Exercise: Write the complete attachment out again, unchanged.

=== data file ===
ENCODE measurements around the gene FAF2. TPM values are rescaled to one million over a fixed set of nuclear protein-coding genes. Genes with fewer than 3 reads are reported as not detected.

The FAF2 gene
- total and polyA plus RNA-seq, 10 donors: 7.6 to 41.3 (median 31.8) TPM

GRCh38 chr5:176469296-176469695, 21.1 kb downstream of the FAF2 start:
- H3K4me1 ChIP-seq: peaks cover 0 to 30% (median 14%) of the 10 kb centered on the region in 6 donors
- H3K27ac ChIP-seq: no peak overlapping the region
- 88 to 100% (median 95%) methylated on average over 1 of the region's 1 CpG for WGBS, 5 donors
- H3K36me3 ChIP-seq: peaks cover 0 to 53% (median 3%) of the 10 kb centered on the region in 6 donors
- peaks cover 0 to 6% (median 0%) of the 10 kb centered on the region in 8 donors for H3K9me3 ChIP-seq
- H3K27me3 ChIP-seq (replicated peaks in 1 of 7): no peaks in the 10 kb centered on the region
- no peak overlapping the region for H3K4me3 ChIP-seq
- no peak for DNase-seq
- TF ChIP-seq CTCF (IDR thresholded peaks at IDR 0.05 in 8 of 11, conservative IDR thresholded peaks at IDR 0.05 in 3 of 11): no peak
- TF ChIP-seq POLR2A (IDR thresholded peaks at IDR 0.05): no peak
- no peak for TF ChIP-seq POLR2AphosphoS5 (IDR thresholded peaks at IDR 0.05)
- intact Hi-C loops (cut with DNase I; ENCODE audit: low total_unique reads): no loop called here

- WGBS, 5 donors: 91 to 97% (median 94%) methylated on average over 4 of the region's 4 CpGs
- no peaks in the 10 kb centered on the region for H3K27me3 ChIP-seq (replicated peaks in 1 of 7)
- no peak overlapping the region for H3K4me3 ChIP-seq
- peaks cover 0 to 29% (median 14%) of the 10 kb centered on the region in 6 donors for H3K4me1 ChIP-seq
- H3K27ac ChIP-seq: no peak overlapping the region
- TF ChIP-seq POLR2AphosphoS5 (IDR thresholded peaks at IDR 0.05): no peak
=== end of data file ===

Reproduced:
ENCODE measurements around the gene FAF2. TPM values are rescaled to one million over a fixed set of nuclear protein-coding genes. Genes with fewer than 3 reads are reported as not detected.

The FAF2 gene
- total and polyA plus RNA-seq, 10 donors: 7.6 to 41.3 (median 31.8) TPM

GRCh38 chr5:176469296-176469695, 21.1 kb downstream of the FAF2 start:
- H3K4me1 ChIP-seq: peaks cover 0 to 30% (median 14%) of the 10 kb centered on the region in 6 donors
- H3K27ac ChIP-seq: no peak overlapping the region
- 88 to 100% (median 95%) methylated on average over 1 of the region's 1 CpG for WGBS, 5 donors
- H3K36me3 ChIP-seq: peaks cover 0 to 53% (median 3%) of the 10 kb centered on the region in 6 donors
- peaks cover 0 to 6% (median 0%) of the 10 kb centered on the region in 8 donors for H3K9me3 ChIP-seq
- H3K27me3 ChIP-seq (replicated peaks in 1 of 7): no peaks in the 10 kb centered on the region
- no peak overlapping the region for H3K4me3 ChIP-seq
- no peak for DNase-seq
- TF ChIP-seq CTCF (IDR thresholded peaks at IDR 0.05 in 8 of 11, conservative IDR thresholded peaks at IDR 0.05 in 3 of 11): no peak
- TF ChIP-seq POLR2A (IDR thresholded peaks at IDR 0.05): no peak
- no peak for TF ChIP-seq POLR2AphosphoS5 (IDR thresholded peaks at IDR 0.05)
- intact Hi-C loops (cut with DNase I; ENCODE audit: low total_unique reads): no loop called here

- WGBS, 5 donors: 91 to 97% (median 94%) methylated on average over 4 of the region's 4 CpGs
- no peaks in the 10 kb centered on the region for H3K27me3 ChIP-seq (replicated peaks in 1 of 7)
- no peak overlapping the region for H3K4me3 ChIP-seq
- peaks cover 0 to 29% (median 14%) of the 10 kb centered on the region in 6 donors for H3K4me1 ChIP-seq
- H3K27ac ChIP-seq: no peak overlapping the region
- TF ChIP-seq POLR2AphosphoS5 (IDR thresholded peaks at IDR 0.05): no peak